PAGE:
Every now and then I'll share a tidbit from my past with a friend, and I'll get a "wait, what?" look from them.
I have to admit I've had some pretty cool moments in my 42 years on this planet. Of course the top ranking moments would be the births of my sons. And yeah being published in The New York Times by the age of 25 also ranks up there.
But without a doubt, one of the coolest things I ever got to do happened quite accidentally. I wanted to be able to see a rap group from SoCal, Cypress Hill, so I agreed to interview the opening band, some group I'd never heard of.
I wasn't enthused about it at all. The concert, yes. The hoops I had to jump through beforehand, no.
But I was pulling strings. Although I was a co-founder of the newspaper I was representing that night, I had never written one concert/music/A&E/entertainment piece up to that point. It didn't matter. I was getting to go see Cypress Hill for free. I'd suck it up and make sure I came across as semi-prepared for the interview. I read some article discussing the bass guitarist's ability to turn his instrument into a turntable. Scratching with a geetar, and such.
I had the hook I needed to do the interview that I didn't care about. I just had to get it over with, and then I got to go watch a controversial rap group perform songs about things like smoking weed and the like. So edgy!
Sadly, I arrived two hours early for the concert. Because that's what journalists do. I checked in with the media representatives, and they took me to a tour bus parked in front of the Iowa Memorial Union. "Tom is the only one available for an interview. The rest of the group is busy warming up with Cypress Hill."
Despite picking up what the media rep was dropping down, I gladly walked on the bus to meet this guy named Tom. I walked in ready to get this over with quickly. "Hi, you must be Steve," Tom said.
"Yes, I am. Hi Tom," I replied.
"Tom Morello. Nice to meet you Steve."
The next few hours were a blur. I didn't know who Tom Morello was at this point. And, frankly, neither did he. They were an opening act for Cypress Hill on the college circuit. But Morello, in my interview with him, and his band, Rage Against The Machine, through their subsequent performance, were both about to blow me away.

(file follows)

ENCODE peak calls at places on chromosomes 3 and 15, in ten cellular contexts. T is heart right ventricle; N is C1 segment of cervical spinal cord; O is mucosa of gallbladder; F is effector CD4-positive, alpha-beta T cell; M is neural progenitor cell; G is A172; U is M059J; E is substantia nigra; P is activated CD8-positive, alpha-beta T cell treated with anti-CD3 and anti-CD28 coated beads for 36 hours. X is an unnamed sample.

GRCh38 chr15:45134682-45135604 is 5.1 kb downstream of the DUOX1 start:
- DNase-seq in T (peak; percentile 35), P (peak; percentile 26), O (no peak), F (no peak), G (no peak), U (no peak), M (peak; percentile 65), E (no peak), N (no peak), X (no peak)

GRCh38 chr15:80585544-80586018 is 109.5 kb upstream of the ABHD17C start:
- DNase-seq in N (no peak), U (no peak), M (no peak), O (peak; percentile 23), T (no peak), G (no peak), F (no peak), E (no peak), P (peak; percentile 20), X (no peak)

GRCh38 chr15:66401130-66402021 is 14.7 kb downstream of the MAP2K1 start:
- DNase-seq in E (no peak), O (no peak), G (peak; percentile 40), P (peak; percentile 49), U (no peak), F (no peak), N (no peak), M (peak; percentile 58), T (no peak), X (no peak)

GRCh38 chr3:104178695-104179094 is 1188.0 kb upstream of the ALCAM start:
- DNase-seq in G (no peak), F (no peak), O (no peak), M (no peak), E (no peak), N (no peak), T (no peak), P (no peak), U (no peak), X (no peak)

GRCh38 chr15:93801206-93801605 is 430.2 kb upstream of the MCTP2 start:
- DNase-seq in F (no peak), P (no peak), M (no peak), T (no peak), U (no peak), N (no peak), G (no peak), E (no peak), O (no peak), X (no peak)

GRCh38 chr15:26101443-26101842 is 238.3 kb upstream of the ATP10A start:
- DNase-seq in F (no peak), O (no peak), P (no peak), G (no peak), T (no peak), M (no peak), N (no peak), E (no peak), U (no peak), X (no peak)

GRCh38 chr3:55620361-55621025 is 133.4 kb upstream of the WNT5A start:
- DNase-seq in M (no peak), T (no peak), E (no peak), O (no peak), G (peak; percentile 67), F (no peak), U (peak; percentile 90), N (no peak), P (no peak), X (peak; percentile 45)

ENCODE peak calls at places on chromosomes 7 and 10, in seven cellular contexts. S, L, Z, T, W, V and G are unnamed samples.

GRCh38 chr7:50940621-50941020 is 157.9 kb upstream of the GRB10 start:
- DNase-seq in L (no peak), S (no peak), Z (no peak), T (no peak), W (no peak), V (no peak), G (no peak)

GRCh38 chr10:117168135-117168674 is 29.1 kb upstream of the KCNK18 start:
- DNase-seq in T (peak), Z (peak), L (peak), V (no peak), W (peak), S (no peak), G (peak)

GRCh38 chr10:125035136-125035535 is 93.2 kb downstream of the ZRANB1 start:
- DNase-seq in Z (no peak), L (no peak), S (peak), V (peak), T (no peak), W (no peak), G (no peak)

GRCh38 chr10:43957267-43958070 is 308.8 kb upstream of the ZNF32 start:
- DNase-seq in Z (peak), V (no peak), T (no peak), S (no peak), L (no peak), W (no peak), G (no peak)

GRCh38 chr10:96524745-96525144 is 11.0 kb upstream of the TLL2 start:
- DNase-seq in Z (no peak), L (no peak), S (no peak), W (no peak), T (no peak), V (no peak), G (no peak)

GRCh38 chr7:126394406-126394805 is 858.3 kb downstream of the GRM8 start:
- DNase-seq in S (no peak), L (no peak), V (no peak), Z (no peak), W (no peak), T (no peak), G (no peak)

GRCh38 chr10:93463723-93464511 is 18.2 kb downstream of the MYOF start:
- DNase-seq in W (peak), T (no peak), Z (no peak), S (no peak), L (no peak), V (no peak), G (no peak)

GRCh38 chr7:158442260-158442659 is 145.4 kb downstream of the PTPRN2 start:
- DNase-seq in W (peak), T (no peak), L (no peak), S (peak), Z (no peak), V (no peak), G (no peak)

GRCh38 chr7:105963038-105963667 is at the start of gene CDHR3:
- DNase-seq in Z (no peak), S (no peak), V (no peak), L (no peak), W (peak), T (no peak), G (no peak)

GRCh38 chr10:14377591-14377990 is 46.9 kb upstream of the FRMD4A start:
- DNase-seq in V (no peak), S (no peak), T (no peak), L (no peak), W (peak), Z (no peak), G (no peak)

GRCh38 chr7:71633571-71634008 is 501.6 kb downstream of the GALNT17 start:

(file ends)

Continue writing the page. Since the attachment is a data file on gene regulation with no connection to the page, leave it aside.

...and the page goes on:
With eloquence and passion, Morello spent at least 45 minutes telling me the inspiration behind the band, their goals, their mission, and why they woke up every morning. He also apologized that the rest of the group was busy "warming up" with Cypress Hill. He told me about his upper class upbringing in the Chicago suburb of Libertyville, and how he was openly rebelling against that. He mentioned that the world wasn't ready for them. And neither was I.
I headed into the concert as this mostly unknown group took the stage. The smell of marijuana permeated the ballroom at the IMU. Nobody in this crowd was in the mood for anything more than "Insane in the Membrane." And, like me, they all were about to get woken the eff up.
I don't recall the details of the concert review I wrote. I do remember the headline read "Rage Against The Machine Steals the Show from Cypress Hill." And I also remember smiling when I saw it in print for the first time. I stepped out of my normal comfort zone - I usually stuck to politics, editing, signing last minute advertising deals, and the occasional political cartoon to fill in empty space. I wrote a concert review. About a group I'd never heard of.
But, soon, people across the nation, and even worldwide, would know of them. I had nothing to do with that. But they had something to do with me. So I've got that going for me. Which is nice.
P.S. - Has anyone heard anything about Cypress Hill lately?